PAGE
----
I’ll spare you the gory details, because I honestly don’t know them.  Suffice it to say, it was a mighty big surprise to me when 37 came home from work one night and sat me down and explained he didn’t want to be married anymore. I can’t even remember what he said.  I only remember his explanation didn’t make much sense.  But he wrapped it up in 40 minutes before he left to go to a hotel — so one minute for every year we were married.  I don’t know if he planned it that way, but he is an engineer, and they are known for being precise.

You can read about 37 being an engineer here (but I wouldn’t bother if I were you).

 37 dropped off the face of the planet and is now rumored to be living on the planet’s neck and shoulders (or possibly lower)

I’ve only seen 37 a couple of times since he left.  It’s all very unreal, Dear Readers, and it has taken me 1016 days to get my bearings figured out. (I was a D student in bearings class.) But I’m happy to report that I have decided to have a ball with the rest of my life anyway and that includes writing humor. Because I’ve found that it’s hard to be depressed when you are trying to think up funny stuff.

Divorce Helpful Hints

So what have I learned from going through a divorce after 40 years of marriage?  I’ve learned how to go out on dates.  I’ve learned how to drive places I normally would have never dreamed of driving. I’ve learned how to  open a jar pickles with my own strength.  Okay not really.  But I have learned not to buy pickles anymore. I’ve learned that it’s nice not to have a man in the house who eats  all the potato chips before you get any and much more which I will write about from time to time.

Anyway, thank you for coming to check out Linda Vernon Humor 2.0.  And I look forward to connecting with all of you!

Until next time . . . I love you

 

 

My Most Popular Posts: Pottery Barn Activity Center

Just when you think life has dulled itself down to a stub,  the new Pottery Barn Catalog arrives! Talk about reigniting your passion for living!

Oh Goodie Goodie Gumdrops! Let us rub our collective hands together and start our Pottery Barn discussion with:

The Pottery Barn Activity Center

Clearly Pottery Barn is trying to get us to be a little more constructive in our spare time. To that end, PB has designed this (get a life) activity center. As you can see from the picture, Pottery Barn feels passionately that thread is the KEY FACTOR when it comes to any activity.

What is PB trying to say?

Perhaps The Potter Barn Activity Center is PB’s polite way of telling us that we need to get off our collective squishy bums and start actively LIVING LIFE before Father Time pokes us with a fork, we’re done.

As Dorothy Parker once said, “There will be plenty of time to do nothing once we’re dead.”

Therefore it is imperative that you buy yourself a Pottery Barn Activity Center right this very minute!  Don’t just say, “Oh I’ll  actively fiddle with thread tomorrow.”  What if you don’t make it to tomorrow.  Huh?  Then what?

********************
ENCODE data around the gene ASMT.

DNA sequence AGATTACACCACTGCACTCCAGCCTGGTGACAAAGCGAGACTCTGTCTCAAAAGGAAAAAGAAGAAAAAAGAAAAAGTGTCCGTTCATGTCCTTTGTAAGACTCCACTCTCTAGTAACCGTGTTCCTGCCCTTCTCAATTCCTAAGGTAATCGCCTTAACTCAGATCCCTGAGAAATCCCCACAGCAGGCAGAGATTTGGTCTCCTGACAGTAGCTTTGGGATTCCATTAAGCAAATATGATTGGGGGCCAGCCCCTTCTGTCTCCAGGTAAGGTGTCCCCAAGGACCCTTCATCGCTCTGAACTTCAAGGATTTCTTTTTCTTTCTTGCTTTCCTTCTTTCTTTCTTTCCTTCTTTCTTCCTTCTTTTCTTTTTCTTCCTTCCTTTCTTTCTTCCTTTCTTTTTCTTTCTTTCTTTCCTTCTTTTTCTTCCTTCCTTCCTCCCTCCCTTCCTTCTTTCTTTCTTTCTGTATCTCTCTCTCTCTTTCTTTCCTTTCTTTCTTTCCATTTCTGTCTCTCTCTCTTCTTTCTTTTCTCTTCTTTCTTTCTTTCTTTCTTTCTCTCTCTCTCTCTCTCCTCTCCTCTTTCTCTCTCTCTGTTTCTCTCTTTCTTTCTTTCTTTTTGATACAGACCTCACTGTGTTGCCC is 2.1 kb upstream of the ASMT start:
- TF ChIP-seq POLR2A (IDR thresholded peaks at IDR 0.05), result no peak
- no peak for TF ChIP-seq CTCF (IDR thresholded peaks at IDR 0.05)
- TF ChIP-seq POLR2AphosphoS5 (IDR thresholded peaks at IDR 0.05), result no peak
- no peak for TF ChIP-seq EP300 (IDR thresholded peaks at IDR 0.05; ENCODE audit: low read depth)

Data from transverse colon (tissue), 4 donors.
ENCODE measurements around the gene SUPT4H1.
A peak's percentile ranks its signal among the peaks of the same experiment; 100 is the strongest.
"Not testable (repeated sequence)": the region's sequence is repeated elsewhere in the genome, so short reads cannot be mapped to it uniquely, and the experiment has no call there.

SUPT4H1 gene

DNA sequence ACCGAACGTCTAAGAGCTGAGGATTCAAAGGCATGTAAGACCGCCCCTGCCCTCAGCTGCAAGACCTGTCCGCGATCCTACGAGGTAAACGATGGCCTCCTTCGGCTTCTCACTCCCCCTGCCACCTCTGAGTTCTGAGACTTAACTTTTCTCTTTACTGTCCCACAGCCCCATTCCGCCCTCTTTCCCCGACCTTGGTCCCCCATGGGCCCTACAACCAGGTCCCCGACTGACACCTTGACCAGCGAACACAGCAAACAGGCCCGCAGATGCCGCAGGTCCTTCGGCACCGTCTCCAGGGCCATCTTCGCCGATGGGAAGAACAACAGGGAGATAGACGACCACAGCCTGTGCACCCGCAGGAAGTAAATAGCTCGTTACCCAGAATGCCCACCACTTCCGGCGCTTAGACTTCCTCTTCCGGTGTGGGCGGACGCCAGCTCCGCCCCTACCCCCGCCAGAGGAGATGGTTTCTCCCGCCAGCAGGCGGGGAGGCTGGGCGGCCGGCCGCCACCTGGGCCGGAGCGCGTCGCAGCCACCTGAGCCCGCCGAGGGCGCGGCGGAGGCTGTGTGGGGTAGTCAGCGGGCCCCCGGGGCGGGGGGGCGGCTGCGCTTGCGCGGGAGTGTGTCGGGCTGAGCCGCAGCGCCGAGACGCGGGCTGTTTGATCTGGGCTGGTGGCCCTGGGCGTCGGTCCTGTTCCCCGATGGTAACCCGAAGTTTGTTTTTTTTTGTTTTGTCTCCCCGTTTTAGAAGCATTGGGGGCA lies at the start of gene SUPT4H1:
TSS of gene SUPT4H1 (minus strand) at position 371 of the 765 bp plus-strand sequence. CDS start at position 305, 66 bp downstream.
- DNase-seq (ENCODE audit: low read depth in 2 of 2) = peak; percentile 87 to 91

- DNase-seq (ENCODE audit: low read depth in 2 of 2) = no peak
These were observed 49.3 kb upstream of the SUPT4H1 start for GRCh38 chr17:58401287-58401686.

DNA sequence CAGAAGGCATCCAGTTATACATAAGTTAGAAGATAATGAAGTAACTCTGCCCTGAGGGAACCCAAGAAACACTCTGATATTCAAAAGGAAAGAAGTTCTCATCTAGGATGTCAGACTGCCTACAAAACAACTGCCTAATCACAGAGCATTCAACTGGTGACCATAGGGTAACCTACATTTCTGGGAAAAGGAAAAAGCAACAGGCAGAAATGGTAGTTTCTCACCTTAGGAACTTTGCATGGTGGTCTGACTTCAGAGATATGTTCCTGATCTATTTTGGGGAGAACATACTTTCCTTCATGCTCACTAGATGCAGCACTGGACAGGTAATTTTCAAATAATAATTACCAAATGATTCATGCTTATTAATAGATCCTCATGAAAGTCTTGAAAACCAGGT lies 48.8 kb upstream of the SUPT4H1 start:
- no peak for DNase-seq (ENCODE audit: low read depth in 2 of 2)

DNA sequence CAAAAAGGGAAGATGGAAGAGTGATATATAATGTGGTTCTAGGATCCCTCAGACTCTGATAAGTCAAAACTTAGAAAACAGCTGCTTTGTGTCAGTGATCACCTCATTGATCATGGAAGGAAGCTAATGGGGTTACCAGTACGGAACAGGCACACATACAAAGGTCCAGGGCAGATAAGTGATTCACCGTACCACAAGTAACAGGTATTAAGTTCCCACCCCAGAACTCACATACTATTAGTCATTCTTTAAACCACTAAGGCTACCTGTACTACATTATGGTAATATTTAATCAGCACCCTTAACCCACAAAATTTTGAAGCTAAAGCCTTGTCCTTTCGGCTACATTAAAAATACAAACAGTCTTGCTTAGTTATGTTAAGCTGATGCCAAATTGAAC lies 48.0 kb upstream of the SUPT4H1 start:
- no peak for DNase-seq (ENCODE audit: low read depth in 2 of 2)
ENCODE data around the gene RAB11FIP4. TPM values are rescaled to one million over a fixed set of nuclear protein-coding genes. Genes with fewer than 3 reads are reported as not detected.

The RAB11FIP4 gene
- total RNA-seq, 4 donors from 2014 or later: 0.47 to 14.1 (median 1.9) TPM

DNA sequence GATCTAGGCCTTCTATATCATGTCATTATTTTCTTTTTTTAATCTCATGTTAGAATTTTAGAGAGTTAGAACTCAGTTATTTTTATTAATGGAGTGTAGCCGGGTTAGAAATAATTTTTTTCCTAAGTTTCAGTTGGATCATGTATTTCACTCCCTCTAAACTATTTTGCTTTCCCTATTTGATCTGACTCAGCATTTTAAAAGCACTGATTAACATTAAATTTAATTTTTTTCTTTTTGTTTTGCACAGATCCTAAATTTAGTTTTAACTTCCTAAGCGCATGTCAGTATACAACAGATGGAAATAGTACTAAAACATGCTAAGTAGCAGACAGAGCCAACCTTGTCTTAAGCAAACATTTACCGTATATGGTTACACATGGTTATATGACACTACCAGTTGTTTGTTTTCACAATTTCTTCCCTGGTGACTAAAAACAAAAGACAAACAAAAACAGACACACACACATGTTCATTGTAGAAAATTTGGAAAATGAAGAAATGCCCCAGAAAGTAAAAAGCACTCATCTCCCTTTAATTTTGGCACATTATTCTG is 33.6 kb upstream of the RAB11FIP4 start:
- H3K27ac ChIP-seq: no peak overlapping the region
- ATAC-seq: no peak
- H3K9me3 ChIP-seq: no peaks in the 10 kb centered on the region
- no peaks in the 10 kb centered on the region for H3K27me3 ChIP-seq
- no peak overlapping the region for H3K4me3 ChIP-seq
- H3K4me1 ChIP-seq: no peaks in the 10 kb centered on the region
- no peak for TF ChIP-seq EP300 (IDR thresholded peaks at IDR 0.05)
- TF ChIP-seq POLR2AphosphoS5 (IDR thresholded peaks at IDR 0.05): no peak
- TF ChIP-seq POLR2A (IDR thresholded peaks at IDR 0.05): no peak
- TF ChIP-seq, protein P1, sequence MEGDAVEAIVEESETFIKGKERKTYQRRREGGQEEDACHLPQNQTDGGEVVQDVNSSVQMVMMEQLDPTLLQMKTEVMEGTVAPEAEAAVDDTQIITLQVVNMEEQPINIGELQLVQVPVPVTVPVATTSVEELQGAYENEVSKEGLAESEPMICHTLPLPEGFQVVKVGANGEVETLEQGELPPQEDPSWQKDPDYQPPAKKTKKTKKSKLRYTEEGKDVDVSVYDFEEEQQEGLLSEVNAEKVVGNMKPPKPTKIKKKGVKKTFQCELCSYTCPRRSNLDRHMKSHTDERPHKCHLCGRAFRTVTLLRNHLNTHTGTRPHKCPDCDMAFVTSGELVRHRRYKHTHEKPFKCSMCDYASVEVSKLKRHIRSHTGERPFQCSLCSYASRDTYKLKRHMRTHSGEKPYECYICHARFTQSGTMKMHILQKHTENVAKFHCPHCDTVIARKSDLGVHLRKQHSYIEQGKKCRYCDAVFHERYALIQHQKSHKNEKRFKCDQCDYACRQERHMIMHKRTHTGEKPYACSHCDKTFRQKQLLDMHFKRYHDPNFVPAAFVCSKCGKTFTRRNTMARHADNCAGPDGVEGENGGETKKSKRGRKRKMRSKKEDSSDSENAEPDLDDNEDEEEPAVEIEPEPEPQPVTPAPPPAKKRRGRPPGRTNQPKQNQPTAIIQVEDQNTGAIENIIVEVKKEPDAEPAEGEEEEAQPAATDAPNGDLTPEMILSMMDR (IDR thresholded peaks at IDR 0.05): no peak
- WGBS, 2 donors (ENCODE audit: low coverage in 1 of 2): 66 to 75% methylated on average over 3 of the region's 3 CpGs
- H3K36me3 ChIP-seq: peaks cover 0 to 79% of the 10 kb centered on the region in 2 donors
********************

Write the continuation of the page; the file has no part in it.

As Andy Dufresne once said, “Get Busy Livin’ or Get Busy Dyin” . . .  You’re call Dear Readers!

PB wants to know how you would like being on your deathbed never having experienced the activities in their beautiful Activity Center.  So stop wasting time and start flipping through that old Botany notebook ASAP, reread those old postcards, pronto!  Don’t just sit there!  Time’s a wastin’ — for heaven’s sakes at least PUT A CLAMP ON SOMETHING!

Yeah, The Pottery Barn Activity Center is $129.  So What?

Pottery Barn is asking you nicely not to let the $129 price tag deter you from buying their super-duper-essential Pottery Barn Activity Center.  If Pottery Barn has implored you once, they’ve implored you a thousand times not to nickel and dime yourself out of your one true chance at happiness.

Now, stop arguing and go get your purse or wallet and march yourself down to Pottery Barn . . . Ten Hut!

Oh . . . and since you’re going there anyway . . . PB wants to know if you’ve got 44 extra bucks lying around in, say, your garbage can?

If you answered yes, PB wants you to know they have devised  a much more stylish way for you to throw away your money.

And that is by purchasing this One-of-a-Kind, Giant-Fork, Paper-Towel Holder:

The Cucina Paper Towel Holder

The PB Catalog describes this item simply as a Cucina Paper Towel Holder hoping you won’t know what “Cucina” means and will be too lazy to look it up.

Pottery Barn is hoping you will assume “Cucina” means sustainable, recycled, eco-friendly, soy-based, dolphin-free materials hewn by a mystical enclave of  Mastercrafters headquartered in a barn made of pottery deep in the secret sustainable forests that Pottery Barn and Pottery Barn only has dibs on.

TO RECAP:  if tree falls in the sustainable forest?  Back off!  It belongs to Pottery Barn!

Oh, and a word of caution about the Cucina, Giant-Fork Paper Towel Holder.  If Father Time happens to drop by– be sure to hide this paper towel holder quickly.  He gets weird around forks.

Until next time . . . I love you (especially you, Pottery Barn!)

Hey Lookie! Hitler’s Got a Logo